Such U.S. domestic relief, the Closer Connection Exception, is not available in cases where the SPT test is met based upon days of U.S. presence in the current year alone. In such cases, the U.S. resident alien needs to seek relief under an income tax treaty between the U.S. and the alien’s other country of residence (typically under OECD Model Article IV- Residence), generally referred to as the “treaty tiebreaker” article (see below).

Therefore, individuals may be classified as U.S. resident aliens if they meet the above SPT. If they fail the SPT they are automatically classified as U.S. non resident aliens.

However in limited circumstances an individual’s physical days of U.S. presence may be excluded for purposes of determining the SPT, in cases where they were:

  1. exempt individuals: under IRC Sec 7701(b)(3)(D) as defined by 7701(b)(5(A-D) a student in the U.S. on an F, M, J or Q visa, a trainee or a teacher in the U.S. on a J or Q visa or others on an M or Q visa, a professional athlete, or an individual with a medical condition;
  2. others: under IRC Sec 7701(b)(7) regular commuters who work in the U.S. from Canada or Mexico when in transit in the U.S. between other points for less than 24 hours, days in the U.S. as a crew member of a foreign vessel and all employees of international organizations or foreign governments.

Some exempt individuals need to complete IRS Form 8843, Statement for Exempt Individuals and Individuals with a Medical Condition (and Professional Athletes), and attach it for filing with their annual U.S. tax return, either IRS Form 1040NR or 1040. In this effort the United States Citizenship and Immigration Services form(s) I-20 for F visa holders and DS2019 for J visa holders will be critical to complete Form 8843.

There are EXCEPTIONS to the Exempt individual rules above for J and F visa holders, where:

(i) under IRC Sec 7701(b)(5)(E)(i) A teacher or trainee- on a J or Q visa was exempt as a teacher, trainee or student for any part of two of the last six prior calendar years. In that case in the current year you cannot exclude days of presence unless all four of the following apply as a teacher or trainee in the current year:(i) under IRC Sec 7701(b)(5)(E)(i) A teacher or trainee on a J visa was exempt as a teacher, trainee or student for any part of two of the last six prior calendar years. In that case in the current year you cannot exclude days of presence unless all four of the following apply as a teacher or trainee in the current year:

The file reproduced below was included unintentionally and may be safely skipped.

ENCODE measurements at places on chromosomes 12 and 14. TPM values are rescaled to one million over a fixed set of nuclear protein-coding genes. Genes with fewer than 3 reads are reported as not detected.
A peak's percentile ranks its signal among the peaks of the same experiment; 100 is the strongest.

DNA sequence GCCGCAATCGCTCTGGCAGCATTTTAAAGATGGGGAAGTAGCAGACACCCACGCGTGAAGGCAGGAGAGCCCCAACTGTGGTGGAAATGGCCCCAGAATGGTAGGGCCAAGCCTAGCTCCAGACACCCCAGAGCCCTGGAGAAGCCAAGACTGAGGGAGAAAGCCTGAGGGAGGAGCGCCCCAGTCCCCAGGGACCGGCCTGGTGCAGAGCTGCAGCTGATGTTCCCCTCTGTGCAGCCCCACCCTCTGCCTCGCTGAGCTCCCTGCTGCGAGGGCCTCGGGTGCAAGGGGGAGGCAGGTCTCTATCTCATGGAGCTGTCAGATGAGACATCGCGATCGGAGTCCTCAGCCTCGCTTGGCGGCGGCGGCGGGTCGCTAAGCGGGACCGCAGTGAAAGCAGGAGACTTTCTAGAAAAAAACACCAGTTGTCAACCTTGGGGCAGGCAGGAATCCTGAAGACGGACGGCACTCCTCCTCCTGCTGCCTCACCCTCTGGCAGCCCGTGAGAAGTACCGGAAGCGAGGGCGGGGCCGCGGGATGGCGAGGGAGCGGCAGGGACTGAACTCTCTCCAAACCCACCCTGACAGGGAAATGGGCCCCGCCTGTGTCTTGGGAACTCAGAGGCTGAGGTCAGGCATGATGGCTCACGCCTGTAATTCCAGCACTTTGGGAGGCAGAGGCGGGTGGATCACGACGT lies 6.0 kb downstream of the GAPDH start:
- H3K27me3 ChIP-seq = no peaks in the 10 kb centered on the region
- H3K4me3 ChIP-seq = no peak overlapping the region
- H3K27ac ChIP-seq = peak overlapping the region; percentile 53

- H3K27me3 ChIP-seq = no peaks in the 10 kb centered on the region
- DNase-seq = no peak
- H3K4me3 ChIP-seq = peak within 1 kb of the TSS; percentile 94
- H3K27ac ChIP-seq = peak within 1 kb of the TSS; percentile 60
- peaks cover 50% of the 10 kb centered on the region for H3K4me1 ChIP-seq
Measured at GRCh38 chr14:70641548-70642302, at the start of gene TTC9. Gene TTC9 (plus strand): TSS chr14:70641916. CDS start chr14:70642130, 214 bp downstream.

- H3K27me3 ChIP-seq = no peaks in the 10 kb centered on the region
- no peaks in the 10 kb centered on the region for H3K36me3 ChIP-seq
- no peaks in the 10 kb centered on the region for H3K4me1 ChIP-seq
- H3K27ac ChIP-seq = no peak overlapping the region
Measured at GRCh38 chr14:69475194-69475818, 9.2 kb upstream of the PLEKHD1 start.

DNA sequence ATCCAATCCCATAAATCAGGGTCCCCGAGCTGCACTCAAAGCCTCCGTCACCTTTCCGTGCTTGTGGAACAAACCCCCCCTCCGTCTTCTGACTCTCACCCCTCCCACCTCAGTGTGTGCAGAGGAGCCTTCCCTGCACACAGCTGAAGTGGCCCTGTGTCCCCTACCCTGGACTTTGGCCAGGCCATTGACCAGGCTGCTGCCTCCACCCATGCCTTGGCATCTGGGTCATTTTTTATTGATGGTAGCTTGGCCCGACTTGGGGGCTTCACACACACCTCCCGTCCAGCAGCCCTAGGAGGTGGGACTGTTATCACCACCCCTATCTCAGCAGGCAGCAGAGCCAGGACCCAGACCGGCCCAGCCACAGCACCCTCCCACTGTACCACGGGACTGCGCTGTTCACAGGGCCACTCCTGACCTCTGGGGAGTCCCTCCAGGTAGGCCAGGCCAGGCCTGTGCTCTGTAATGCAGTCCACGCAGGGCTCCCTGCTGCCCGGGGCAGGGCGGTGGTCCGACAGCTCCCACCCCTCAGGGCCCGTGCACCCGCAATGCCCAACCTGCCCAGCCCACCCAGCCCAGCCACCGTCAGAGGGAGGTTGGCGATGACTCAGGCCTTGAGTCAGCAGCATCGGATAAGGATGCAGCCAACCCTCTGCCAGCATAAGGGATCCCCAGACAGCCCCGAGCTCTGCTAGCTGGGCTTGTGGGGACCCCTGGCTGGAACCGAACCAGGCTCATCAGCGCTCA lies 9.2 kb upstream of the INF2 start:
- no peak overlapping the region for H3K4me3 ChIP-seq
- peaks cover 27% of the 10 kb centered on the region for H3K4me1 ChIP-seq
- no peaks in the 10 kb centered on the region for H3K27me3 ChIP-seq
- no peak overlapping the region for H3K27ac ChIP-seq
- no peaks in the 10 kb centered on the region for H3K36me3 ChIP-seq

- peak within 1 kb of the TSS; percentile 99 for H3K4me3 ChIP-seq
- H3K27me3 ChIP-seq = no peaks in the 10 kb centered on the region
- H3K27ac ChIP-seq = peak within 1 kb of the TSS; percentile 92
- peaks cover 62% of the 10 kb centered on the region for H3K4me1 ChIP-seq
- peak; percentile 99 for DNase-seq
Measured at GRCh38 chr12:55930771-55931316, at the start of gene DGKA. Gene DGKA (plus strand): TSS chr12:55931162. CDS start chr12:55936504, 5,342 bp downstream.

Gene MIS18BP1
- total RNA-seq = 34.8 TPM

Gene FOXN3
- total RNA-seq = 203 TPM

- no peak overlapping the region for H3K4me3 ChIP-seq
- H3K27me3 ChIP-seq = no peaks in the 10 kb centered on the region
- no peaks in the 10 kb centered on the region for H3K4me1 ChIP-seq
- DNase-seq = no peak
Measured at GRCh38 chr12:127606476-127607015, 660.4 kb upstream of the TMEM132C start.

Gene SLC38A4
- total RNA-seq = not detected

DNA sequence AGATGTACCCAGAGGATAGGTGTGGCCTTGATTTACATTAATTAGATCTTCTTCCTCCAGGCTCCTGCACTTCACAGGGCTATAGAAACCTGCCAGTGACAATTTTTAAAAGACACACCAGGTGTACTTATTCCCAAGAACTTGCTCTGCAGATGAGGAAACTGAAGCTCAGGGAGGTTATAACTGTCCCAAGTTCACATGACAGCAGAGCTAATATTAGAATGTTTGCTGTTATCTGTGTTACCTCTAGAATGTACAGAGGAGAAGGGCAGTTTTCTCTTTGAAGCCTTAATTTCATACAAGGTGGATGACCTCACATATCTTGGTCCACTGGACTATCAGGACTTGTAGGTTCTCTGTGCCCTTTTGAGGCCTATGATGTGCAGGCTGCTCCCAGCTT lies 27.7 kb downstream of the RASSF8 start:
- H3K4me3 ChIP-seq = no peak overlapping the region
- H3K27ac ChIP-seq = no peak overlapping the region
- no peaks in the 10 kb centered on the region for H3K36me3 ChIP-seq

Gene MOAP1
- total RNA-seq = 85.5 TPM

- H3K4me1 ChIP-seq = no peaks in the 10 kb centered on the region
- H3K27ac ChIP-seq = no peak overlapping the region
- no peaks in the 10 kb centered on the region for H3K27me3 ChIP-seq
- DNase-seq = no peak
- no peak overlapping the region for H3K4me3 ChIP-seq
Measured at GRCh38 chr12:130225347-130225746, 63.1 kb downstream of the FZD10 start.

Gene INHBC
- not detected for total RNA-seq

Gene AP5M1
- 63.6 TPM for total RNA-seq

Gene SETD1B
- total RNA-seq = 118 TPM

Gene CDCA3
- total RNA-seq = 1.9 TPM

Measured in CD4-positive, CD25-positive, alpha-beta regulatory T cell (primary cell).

1) You were exempt as a teacher, trainee or student for any part of three or fewer of the prior six calendar years and 2) A foreign employer paid all current year compensation and 3) You were present in the U.S. as a teacher or trainee in any of the six prior years and 4) A foreign employer paid all compensation during each of those prior six years you were present in the U.S. as a teacher or trainee or

(ii) under IRC Sec 7701(b)(5)(E)(ii) A student- on an F or J or M or Q visa was exempt as a teacher, trainee or student for any part of more than five calendar years cannot exclude days of presence unless they establish that they did not intend to reside permanently in the U.S.

The facts and circumstances to be considered in determining if you have demonstrated an intent to reside permanently in the U.S. include, but are not limited to: 1) Whether you have not maintained a closer connection to a foreign country other than to the U.S.; and 2) Whether you have taken affirmative steps to change your status from nonimmigrant to lawful permanent resident (green card holder).

Additionally income from personal services performed as a U.S. nonresident alien temporarily in the U.S. for a period or periods of not more than 90 days, where the compensation for such services are performed for a foreign employer and is not more than $3,000, is exempt from U.S. taxation.

Residency Starting Date:

For persons who were not U.S. resident aliens at all during the prior tax year and who meet either the above SPT or green card test their first day of presence (making them U.S. resident aliens) will be counted starting:

  1. (for the SPT)- the first day that they enter the U.S. in the year in which they meet the SPT, excluding under 7701(b)(C)(ii) up to 10 de minimus days of prior presence; and
  1. (for the green card test)- the first time that they land on U.S. soil with a valid green card.

In cases where an individual’s visa status changes from exempt to a non-exempt, assuming that the individual meets the SPT, the individuals’ first day of U.S. residence should be considered the actual date that the new non-exempt visa takes effect per U.S. Citizenship and Immigration Services (U.S.C.I.S.) notification of approval.

Residency Ending Date:

For persons obtaining U.S. resident alien status as a result of compliance with the SPT, U.S. residency continues until the tax year that compliance with the SPT stops. In the year of actual physical departure an individual continuing to meet the SPT is presumed to continue to be a U.S. resident alien up to December 31 of that tax year, unless under IRC Sec 7701(b)(2)(B)(i), (ii) & (iii) he or she files a “closer connection” white paper statement claiming a “tax home” and “closer connection” to a foreign country as at his or her actual physical date of departure. The filing is required to avoid continued U.S. residence and taxation on worldwide income. However there is controversy whether such a white paper filing is required, or is a “closer connection” more a question of fact. Additionally where joint taxpayers departing earlier choose to remain U.S. tax residents up to December 31 for tax minimization reasons, the IRS has the right to step in and terminate residency on that earlier departing date citing closer connection status.